Detroit Free Press from Detroit, Michigan on June 8, 1979 · Page 53
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Detroit Free Press from Detroit, Michigan · Page 53

Detroit, Michigan
Issue Date:
Friday, June 8, 1979
Page 53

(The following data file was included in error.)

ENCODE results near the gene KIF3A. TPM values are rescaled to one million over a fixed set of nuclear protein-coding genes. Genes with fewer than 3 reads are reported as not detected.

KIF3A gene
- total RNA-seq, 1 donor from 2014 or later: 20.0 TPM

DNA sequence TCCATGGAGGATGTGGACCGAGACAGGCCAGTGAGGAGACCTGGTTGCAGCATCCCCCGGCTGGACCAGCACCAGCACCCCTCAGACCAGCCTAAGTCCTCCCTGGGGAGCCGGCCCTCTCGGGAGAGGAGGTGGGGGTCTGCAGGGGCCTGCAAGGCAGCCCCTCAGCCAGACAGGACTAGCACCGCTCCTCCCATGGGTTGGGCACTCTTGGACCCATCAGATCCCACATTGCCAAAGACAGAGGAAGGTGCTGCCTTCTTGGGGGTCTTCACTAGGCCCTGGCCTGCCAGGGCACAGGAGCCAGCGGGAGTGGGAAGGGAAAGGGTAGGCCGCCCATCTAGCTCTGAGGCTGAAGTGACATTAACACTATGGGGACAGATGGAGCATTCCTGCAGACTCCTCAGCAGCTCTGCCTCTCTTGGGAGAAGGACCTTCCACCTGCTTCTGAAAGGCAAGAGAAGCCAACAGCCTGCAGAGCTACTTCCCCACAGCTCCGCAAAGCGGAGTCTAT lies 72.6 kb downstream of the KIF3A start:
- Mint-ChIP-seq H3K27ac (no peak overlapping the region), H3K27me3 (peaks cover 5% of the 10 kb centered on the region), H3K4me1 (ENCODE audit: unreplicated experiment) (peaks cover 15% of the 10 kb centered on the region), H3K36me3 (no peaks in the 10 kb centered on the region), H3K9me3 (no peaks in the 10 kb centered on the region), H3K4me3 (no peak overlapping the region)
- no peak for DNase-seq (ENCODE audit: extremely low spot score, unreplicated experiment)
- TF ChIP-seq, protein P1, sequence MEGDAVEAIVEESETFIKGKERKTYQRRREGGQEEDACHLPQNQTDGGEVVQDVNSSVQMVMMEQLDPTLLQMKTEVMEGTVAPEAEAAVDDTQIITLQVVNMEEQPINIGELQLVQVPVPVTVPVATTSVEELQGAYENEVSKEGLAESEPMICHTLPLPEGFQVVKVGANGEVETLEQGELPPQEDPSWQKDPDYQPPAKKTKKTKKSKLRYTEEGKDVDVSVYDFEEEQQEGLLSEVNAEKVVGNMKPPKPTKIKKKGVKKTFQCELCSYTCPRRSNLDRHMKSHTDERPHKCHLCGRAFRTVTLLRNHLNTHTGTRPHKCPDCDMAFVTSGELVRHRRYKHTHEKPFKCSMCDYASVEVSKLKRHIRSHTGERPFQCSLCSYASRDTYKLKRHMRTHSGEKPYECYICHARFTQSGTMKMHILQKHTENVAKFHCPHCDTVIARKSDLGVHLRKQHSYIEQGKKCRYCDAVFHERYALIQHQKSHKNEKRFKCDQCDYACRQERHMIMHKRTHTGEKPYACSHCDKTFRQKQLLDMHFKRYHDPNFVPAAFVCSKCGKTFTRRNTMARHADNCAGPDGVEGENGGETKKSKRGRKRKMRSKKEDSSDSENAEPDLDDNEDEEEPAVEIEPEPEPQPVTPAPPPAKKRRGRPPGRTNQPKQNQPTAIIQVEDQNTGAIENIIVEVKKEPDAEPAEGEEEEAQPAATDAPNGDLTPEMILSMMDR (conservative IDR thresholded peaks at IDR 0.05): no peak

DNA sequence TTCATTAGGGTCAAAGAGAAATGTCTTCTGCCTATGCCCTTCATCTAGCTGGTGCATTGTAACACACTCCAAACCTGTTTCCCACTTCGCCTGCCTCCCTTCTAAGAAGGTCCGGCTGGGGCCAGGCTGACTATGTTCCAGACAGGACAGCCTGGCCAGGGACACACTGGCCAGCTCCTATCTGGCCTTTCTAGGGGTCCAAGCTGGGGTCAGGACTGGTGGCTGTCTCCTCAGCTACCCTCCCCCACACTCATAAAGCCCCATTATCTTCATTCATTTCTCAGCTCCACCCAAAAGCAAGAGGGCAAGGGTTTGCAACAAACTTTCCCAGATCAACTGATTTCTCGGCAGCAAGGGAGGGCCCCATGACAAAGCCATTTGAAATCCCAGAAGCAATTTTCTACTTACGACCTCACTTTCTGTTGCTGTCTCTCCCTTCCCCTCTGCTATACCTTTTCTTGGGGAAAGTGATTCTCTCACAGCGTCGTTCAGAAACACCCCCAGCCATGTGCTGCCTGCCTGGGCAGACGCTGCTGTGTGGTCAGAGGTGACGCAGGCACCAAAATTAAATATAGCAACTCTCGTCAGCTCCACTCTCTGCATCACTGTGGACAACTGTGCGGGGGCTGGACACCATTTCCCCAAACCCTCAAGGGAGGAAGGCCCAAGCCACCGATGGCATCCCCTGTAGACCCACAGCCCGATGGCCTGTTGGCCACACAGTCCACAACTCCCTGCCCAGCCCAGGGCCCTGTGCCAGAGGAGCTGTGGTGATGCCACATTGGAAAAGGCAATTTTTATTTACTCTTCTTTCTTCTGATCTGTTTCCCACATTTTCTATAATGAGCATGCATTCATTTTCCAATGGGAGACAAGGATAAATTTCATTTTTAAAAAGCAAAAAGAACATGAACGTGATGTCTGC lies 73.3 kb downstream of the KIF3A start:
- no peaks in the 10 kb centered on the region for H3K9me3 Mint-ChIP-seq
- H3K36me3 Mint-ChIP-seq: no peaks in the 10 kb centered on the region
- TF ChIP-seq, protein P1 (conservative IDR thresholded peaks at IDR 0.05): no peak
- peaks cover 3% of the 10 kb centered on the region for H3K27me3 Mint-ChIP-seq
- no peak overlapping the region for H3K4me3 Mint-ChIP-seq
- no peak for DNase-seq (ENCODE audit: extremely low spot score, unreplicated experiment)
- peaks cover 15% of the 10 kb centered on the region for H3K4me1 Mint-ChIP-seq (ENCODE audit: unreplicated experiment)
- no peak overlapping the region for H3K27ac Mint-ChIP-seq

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If ft f y t f ft Friday, f una 8, 1073 'Of! SPORTS PEOPLE Opoitslino That's the number to call for the latest scores and other results. n -1 1 sccce ll w ( 1 QiJ SYLVIA PORTER 10 STOCKS 10-12 COMICS 13-15 V mmi& lJ DETROIT FREE PRESS psgss 0-12 Tigers get their man9 sign L I 3 8 4 . H iV?f v v' I v . y-1;? - ,v. . ; (I llPuscas 1 if CuU 0UjmS0M Larly returns say Leach ,l?r: picked the wrong field ' ;" " g1184 ciil each for 150,000 2d grid star picks baseball The love letters of a sports writer: "I've seen Rick Leach play baseball and he will never make it big with the Tigers." HARRY THOMPSON, Okemos Be fair, pal. A lot of Tigers never make It big, either. "It's a good thing Rick Leach became an outfielder rather than a pitcher because somebody would always intercept his throws." CARL GORING, Saginaw ; Good grief, you're tough on this kid. What Rick always had was a high, hard one, and it scared people including Bo Schembechler. "Level for once and no kidding around. Is there any chance and are the Tigers really serious about meshing maize-and-blue Rick Leach with green-and-white Kirk Gibson in the outfield some day? Do they really need to lean on the football audience all that much?" DAN SMEEKINS, W. Bloomfield They hope to find a pot of gold at the end of your rainbow, Dan. But before the collegians make it to the stadium, the Tigers will have a half-million bucks invested. You know they're serious. first? Not for Moss "Twice, the Tigers have had the winning or tying run on third base with a man on first and only one out in the bottom of the ninth. Twice, Les Moss has had the batters swing instead of executing the safety squeeze bunt. Twice, the batters have hit into double plays and the Tigers lost both games. What's wrong?" . H.F. ROYAL JR., Birmingham Nothing, except what you call safety some regard as next to suicide, particularly with a ball club that can't bunt a lick anyway. "What's happening to Detroit sports fans? They go to the Express soccer game to boo and pick on one player, their only reason being he is the coach's son. It is heartbreaking to see Keith Furphy give his all and people with so little intelligence boo him. He just walks on the field and fans boo him. I would like to know why the fans treat this one player any differently than the rest. Just because he is the coach's son doesn't make him any less of a human being with feelings." SANDRA GORSKI, Redford Ah, but because he is the coach's son, some suspect he is in a favored position. It was no problem a year ago when Keith was ripping the nets, but it all comes home to son and father when the team can't score and does not win. It happens everywhere, even at Ford & Sons. "Sooner or later, the Tigers are going to jell, but by then, the season will be over." BILL STENBACK, Oak Park Go fishing, Bill. The rest of us will root 'em in. "For those who doubt Rusty Staub, notice his walk-to-strikeout ratio, his RBIs, and 'end-of-the-year' statistics compared to other DHs." JOSEPH ZIEMBROSKI, Canton . Nuts to end-of-the-year. Show me something now, today. I suspect Rusty would rather postpone his renegotiating session, due in another week or two, with Jim Campbell. Si love letters ingel is going to dust 'em off "Would you be shocked if I told you Spectacular Bid will ; not win the Belmont Stakes? Angel Cordero and General Assembly are going to do it to him this time. If you're smart, you'll get on board." FATS OBINSKI, St. Clair Shores I haven't really been shocked by anything since I awoke with my first hangover, nor did I get all that smart because of it. But if General Assembly wins this one, I'll buy. "Let's save Mark Fidrych's career by letting someone . else have him. Most of our outcasts end up being stars somewhere else." WILLIAM LOUGH, Grosse Pointe Farms Hold it right there, friend. If we're ever gonna catch a falling star, let this one be it. "I'll quit complaining about the Tigers. I'll quit com-' plaining about the Pistons, the Red Wings and Lions, if you'll only tell me Howard Cosell isn't going to announce any more Monday night baseball games." JIM ROELOFSON, Detroit How can you complain about Howard when you haven't really been listening? I think Howard is funnier than "The ' Gong Show"; where else can you find a serious-minded guy ! so full of baloney? (Dandies, eh? Those smart, dashing LL lapel pins are gifts to all whose sparkling thoughts appear here. Send your sports beefs or bouquets to Love Letters, Detroit Free Press, Detroit, Mich. 48231.) By JOE LAPOINTE Free Press Sports Writer Twenty-five years ago this month, Dick Leach graduated from the University of Michigan and considered an offer to play catcher for the Detroit Tigers. They sent him a minor-league contract that paid him $5,000, including bonus, for the season. Leach signed it, blossomed into a .220 hitter at Durham and Valdosta, joined the military, gave up baseball, took up teaching and raised a family that included a son named Rick, who did well in sports. THURSDAY AFTERNOON, Dick Leach finally made it to Tiger Stadium. He brought with him son Rick, who also signed a minor-league contract to play baseball for the Detroit Tigers. Including the bonus he got, Rick Leach this year will earn about $145,000 more than his dad did in 1954. "For a guy that can't hit for power and can't throw too well, I didn't do too badly," said Leach, 22, a lefthanded outfielder. He will report to the Tigers' Class A farm club in Lakeland next Monday to await future assignment. "I'm sitting here today a very happy young man," he said. A Former All-American quarterback at the University of Michigan, Leach chose a & IT 1 lies a baseball career despite an offer from the National Football League Denver Broncos because he figured the Tigers must be serious about him if they drafted him on the first round Tuesday. "I thought they would take a pitcher," Leach said. "I was sitting in a pretty good situation. I don't think I was pressurized. The money was a pretty big factor." He signed the contract in the office of Tigers' vice-president Bill Lajoie, who said it is for one year plus six, one-year renewable options. AFTERWARD, Leach posed for pictures wearing a Tigers' jersey with the name "Gibson" on the back. "Gibson" is Kirk Gibson, a former Michigan State Ail-American pass receiver who plays outfield for the Tigers' farm club at Evansville. Leach isn't worried that he and Gibson are both lined up behind Ron LeFlore for the same centerfield job on the major -league roster. "They looked at me in rightfield when we worked out here earlier this week," Leach said. "It's a possibility that may be where I play. I always liked Al Kaline." Gibson has played centerfield and leftfield in the minors. When he signed with the Tigers last spring, Gibson's bonus-contract package was estimated at $200,000. See LEACH, Page 8D winner Gibson happy to be on Leach's side Free Press Photos by ALAN KAMUDA As the Tigers flashed a welcome on their scoreboard Thursday, outfielder Rick Leach posed for photographers with the jersey worn by Kirk Gibson when he signed with Detroit last year. "For a guy that can't hit for power and can't throw too well, I didn't do too badly," said the Ail-American quarterback from Michigan EVANSVILLE Kirk Gibson can see it now: He and Rick Leach, side by side at Tiger Stadium in their Detroit doubleknits . "I'd love to be on the same team with him," Gibson declared Thursday, upon learning that Leach had decided to follow in his footsteps by forsaking a professional football career to sign with the Tigers. "I'm sure he feels the same way. "He's a good athlete. He's a winner. He's gotta be good. That's why he was their No. 1 draft pick." Gibson recalled the day last winter when he went to a University of Michigan basketball game in Ann Arbor with Leach. "We sure raised some eyebrows when we walked in together," the former Michigan State star said with a grin. "Everybody who went to Michigan thought I was a real horse's behind, just like everybody at Michigan State thought he was a horse's behind. But that's just college, you know? "We knew one another when we were in school," continued Gibson, "but we weren't what you would call real good friends. We weren't enemies, but we were opponents. "But ever since the Hula Bowl this winter, we've gotten along great." Now the Tigers are hoping the two will have the opportunity to develop their relationship even further. Jim Hawkins $200,000 CONTRACTS IN COLD STORAGE NFL Cards want you, Gibson! By JIM HAWKINS Free Press Sports Writer EVANSVILLE Buried beneath the pile of baseball paraphernalia in Kirk Gibson's locker at Evansville's Bosse Field, is an oversized brown envelope from the St. Louis Cardinals. The St. Louis FOOTBALL Cardinals. It contains, in quadruplet, four 1-year contracts in which the Cardinals solemnly promise to pay Gibson a total of $200,000 if he will tell the Tigers to forget it and play pro football this fall instead. The contracts which, believe it or not, were recently mailed to Gibson in care of the Tigers' Evansville subsidiary call for him to receive salaries of $35,000, $45,000, $55,000, and $65,000 for the next four Free Press Photo by Chief Photographer TONY SPINA And No. 23 himself, Kirk Gibson, has the next couple of years all figured out. Will it be the Tigers or the NFL? football seasons. The $200,000 total matches the amount the Tigers gave Gibson last June when he became the biggest bonus baby in Detroit baseball history. And there was a devilish gleam in Gibson's eyes and a grin on his face Thursday, as he proudly displayed the documents that most former college football stars only dream of someday receiving. Don't worry, Jim Campbell. Gibson has no intention of reneging on his promise to play baseball or of signing with the Cardinals. Not right now, anyway. But be forewarned: In a couple of years, if Gibson is still here In Evansville instead of in Detroit, it might be a different story. In fact, Gibson, who is certainly no dummy, already has it all figured out. "If I don't sign with the Cardinals, I go back into the football draft again next year," he explained. "And if I don't sign then, "If I haven't made the major leagues by the time I become a free agent in football, I imagine I will think about it (signing an NFL contract) a little more," said Kirk Gibson. the following year I'll be free agent as far as pro football in concerned." Interesting, huh? "It's hard for me to say now, what my feelings will be then," the 22-year-old former Michigan State star continued. "But if I haven't made the major leagues by the time I become a free agent in football, I imagine I will think about it a little more. Of course, I'll think about it. Anyone who had that opportunity would have to think about it. "But right now I'm not thinking about football at all. I made up my mind last year to play baseball and I don't want to be second-guessing myself. I want to keep my mind on baseball." Oddly enough, Gibson revealed Thursday that the only reason he tried out for the baseball team at Michigan State last spring was to enhance his bargain position when the time came for him to negotiate a pro football contract. "My whole idea was to get more money from football," he admitted. "Darryl Rogers called me in and said, 'Play baseball. It'll give you more bargaining power.' I said, 'Are you sure you want me to do that?' I thought I had to play spring football. "That's why I have so much respect for that man," continued Gibson. "He thinks ahead and he thinks of you. It didn't make any difference to him whether I played pro football or pro baseball, just as long as long as I came back for my senior year of football at Michigan State. That was all he cared about. "But it turned out the other way around. Football gave me more bargaining power to negotiate my baseball contract. See GIBSON, Page5D Magic Man, Kelser form a car pool What can a lot of NBA money-to-come do for you? Well, if you're Earvin (Magic) Johnson, left, or Gregory Kelser of Michigan State, you could always go out and buy a $35,000 Mercedes Benz 450 SEL. And that happens to be just what both kings of the court did. Johnson will probabiy get some mega-bucks from the Los Angeles Lakers, while Special K is being sought by four NBA teams, including newly crowned champion Seattle. UPI Photo mJz W'ti&M i l few- s fiy i Belmont field: Bid, 9 others NEW YORK (AP)-Spectacular Bid is expected to shine in the Belmont Stakes but it was his 19-year-old jockey, Ronnie Franklin, who was in the spotlight Thursday. The major topic of conversation at Belmont Park was Franklin's fight with Angel Cordero Jr. in the jockeys' room after the fourth race Wednesday at Belmont Park. Meanwhile, nine 3-year-olds, suprisingly, were entered against heavily favored Spectacular Bid for Saturday's 1 l2-mile Belmont. They included three colts who chased Bid in the Kentucky See BELMONT, Page 2D